Monday, November 09, 2015

Flanders Field

 Flanders Field - SOLD
oil on panel

The poppy is the recognized symbol of remembrance for war dead in Canada, the countries of the British Commonwealth, and the United States. November 11th known as Remembrance Day in Canada is a holiday, honouring the more than 100,000 Canadians who died in war.  On that day, and many other days, I think of those soldiers who have served, those who have sacrificed and those who have died so that we have the freedom we experience today.

For the last few years I haved painted a poppy to honour those who have gone before, including my great uncle, killed in World War I, the most brutal of wars. He died aged 22 and his body was never found.

  Gordon Clarence Bastow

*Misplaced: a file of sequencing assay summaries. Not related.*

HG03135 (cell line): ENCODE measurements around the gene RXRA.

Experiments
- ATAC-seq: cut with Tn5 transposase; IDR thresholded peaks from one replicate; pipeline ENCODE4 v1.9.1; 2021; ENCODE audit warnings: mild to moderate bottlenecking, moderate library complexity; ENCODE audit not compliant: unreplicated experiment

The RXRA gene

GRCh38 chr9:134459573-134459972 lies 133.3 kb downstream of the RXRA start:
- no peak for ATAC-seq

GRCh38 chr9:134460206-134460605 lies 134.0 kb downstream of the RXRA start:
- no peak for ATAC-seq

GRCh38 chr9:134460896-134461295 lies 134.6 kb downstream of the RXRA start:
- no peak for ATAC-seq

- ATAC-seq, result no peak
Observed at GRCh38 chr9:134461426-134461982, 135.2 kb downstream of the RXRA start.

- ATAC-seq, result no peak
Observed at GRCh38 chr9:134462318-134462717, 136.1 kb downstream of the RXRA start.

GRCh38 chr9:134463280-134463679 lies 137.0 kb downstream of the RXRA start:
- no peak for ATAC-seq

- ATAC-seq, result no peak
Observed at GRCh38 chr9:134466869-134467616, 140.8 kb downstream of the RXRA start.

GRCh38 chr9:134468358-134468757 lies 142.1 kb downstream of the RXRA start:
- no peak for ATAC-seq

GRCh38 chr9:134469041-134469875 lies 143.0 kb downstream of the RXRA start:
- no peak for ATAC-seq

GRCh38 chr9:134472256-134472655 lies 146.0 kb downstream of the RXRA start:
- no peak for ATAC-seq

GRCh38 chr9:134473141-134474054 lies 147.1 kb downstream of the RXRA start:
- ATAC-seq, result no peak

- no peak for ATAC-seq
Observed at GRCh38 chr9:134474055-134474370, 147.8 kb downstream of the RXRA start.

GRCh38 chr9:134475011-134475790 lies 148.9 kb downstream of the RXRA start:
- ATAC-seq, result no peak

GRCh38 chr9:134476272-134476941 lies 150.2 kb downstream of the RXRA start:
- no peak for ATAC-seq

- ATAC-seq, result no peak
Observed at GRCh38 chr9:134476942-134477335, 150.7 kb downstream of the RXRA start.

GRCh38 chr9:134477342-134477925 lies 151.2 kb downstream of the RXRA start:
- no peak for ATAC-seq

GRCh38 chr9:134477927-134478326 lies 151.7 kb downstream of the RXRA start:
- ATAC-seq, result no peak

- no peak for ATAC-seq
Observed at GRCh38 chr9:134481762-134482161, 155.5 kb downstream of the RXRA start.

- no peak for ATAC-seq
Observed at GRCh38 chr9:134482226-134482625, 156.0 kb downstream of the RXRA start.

1894 - 1916

This year, the poppy is called "Flanders Field".  The original poem was written by a Canadian military doctor Major John McCrae.  As the brigade doctor, John McCrae was asked to conduct the burial service for a killed comrade because the chaplain had been called away somewhere else on duty that evening. It is believed that later that evening, after the burial, John began the draft for his now famous poem “In Flanders Fields”.

In Flanders fields the poppies blow
Between the crosses, row on row,
That mark our place; and in the sky
The larks, still bravely singing, fly
Scarce heard amid the guns below.

We are the Dead. Short days ago
We lived, felt dawn, saw sunset glow,
Loved and were loved, and now we lie
In Flanders fields.

Take up our quarrel with the foe:
To you from failing hands we throw
The torch; be yours to hold it high.
If ye break faith with us who die
We shall not sleep, though poppies grow
In Flanders fields.